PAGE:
I want to speak with the designer who came up with the disastrous new Gap logo—with him or her as well as the Laird + Partners creative team. They not only talked themselves into embracing the infamous black-and-blue abomination rejected outright by their consumers but they must have pitched it successfully to their now battered and red-faced client.
Contrary to common sense or, more accurately, contrary to our current prejudices, collaborating online might be even more effective than doing so in person. Early adopters of online collaboration have known this for years. And now academic research has caught up and taken notice.
Wouldn’t it be nice if every time you ran a brainstorming session, you also were able to prepare properly and ensure optimum results? Well, you can’t. Sometimes you need to get your team together for an impromptu idea session without doing everything that would make it as productive as possible. That’s when it’s time to Brain Bash.
There’s no such thing as writer’s block. At least I’ve never suffered it. And when other writers complain of it, my recommendation has always been, “Just sit down and write.” I know that doesn’t quite qualify as practical advice, so let me put it another way. In the form of three tips, three Block Breakers.
The creative problem-solving process is as old as humanity—make that primate-ity. Creativity, as in the ability to solve problems, arose in primates like us millions of years ago. The way to solve problems hasn’t changed much since our ancestors began rubbing stick together to make fire. That’s why some of the oldest advice on the subject holds true today.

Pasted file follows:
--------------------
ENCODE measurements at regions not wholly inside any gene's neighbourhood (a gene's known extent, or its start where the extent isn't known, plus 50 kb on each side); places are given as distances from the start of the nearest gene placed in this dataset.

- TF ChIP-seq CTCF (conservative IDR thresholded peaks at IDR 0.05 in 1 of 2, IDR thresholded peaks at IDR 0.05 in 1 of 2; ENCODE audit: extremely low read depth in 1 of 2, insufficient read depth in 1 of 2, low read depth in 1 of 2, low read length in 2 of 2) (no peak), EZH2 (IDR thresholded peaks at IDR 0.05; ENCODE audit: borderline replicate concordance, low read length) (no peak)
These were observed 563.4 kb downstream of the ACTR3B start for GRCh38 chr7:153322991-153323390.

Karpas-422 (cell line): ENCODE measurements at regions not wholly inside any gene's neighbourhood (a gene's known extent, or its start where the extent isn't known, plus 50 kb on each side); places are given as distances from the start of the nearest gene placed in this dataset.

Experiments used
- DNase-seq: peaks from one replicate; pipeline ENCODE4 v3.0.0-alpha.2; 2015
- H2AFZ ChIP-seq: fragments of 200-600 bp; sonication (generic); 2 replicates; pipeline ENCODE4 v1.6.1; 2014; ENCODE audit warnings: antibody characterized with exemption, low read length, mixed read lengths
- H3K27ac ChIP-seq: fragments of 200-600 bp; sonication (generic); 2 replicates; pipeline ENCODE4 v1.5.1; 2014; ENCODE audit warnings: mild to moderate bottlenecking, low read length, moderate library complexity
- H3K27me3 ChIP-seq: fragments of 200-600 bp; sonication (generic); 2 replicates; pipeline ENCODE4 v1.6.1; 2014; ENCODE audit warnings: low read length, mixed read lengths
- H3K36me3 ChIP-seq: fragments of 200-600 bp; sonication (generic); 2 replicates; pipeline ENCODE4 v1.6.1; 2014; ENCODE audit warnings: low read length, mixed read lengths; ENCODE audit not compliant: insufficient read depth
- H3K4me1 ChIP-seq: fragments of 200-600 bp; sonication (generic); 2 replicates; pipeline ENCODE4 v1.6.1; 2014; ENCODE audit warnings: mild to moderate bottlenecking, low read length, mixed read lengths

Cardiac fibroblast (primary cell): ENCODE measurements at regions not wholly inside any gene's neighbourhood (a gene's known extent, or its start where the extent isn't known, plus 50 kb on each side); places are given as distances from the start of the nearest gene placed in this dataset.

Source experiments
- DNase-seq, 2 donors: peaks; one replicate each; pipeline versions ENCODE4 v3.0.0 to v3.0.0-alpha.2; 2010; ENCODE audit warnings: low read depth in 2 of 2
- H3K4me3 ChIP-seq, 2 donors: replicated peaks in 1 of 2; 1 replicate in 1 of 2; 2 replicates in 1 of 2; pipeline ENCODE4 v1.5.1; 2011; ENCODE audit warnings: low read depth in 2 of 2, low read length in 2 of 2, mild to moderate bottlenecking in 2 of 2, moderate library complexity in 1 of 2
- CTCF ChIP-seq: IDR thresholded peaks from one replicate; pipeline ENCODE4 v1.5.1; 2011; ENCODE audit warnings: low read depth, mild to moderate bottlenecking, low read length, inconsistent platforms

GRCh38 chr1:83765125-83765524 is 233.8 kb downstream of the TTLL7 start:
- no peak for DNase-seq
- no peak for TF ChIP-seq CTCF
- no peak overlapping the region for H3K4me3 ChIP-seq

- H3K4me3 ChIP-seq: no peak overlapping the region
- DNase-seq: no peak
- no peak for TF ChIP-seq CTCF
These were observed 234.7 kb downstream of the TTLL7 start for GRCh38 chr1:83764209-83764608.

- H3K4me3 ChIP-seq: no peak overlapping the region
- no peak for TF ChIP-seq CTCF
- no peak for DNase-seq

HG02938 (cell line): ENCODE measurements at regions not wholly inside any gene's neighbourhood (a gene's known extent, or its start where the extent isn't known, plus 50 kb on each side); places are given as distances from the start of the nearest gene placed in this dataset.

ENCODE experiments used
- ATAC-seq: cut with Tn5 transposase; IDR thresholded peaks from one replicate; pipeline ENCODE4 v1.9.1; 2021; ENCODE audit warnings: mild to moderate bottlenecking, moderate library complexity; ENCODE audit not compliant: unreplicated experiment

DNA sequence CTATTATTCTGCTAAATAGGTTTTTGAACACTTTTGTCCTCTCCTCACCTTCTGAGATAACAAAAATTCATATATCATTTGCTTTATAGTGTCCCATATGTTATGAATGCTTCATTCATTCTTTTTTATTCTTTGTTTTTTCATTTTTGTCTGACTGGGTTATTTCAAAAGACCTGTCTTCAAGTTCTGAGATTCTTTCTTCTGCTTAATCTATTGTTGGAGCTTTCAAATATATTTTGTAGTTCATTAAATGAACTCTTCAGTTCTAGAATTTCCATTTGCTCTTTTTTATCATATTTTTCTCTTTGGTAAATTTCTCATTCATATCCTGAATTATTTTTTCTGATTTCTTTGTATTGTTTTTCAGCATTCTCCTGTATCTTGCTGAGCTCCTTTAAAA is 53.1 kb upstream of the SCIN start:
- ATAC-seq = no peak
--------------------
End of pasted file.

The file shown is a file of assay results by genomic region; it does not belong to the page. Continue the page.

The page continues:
Maybe you’ve heard the myth that we use only ten-percent of our brains. Whatever that means. I’ve recently heard the number imagined as low and three-percent. Both percentages are nonsense, of course. So there’s no using either as an excuse for not being more creative, innovative, or inventive.
The brilliant creator, co-star, and co-author of Fawlty Towers and the front-and-center member of the Monty Python team appears in a video titled John Cleese WCF speaking to a Flemish audience about creativity. From his talk I‘ve gleaned three recommendations, plus an explanation of why bad leaders discourage creativity.
Creativity cannot be stopped. Creative people will pursue their dreams and do the work they love whether they get paid or not. You’ve heard a professional musician, athlete, inventor, or actor tell an interviewer that they would do what they do no matter what. That the money they make merely ices the cake. Sounds pretentious coming from the mouth of a pro who swims in millions but it’s true.
The list of qualities and accomplishments that do not make an effective teacher may surprise you, because it includes things you might expect a teacher to have. What does make a good teacher takes a little more time to explain, but it includes respect for unusual ideas and wrong answers.
In marketing circles folks talk about transparency, collaboration, invitation, engagement... reaching consumers where they live with ideas so powerfully persuasive that we consumers are compelled to buy them. This requires more that just listening to us in focus groups. We've forced marketers to collaborate with us to create not just products but also the way they present those products on the shelf and in the messages they send us.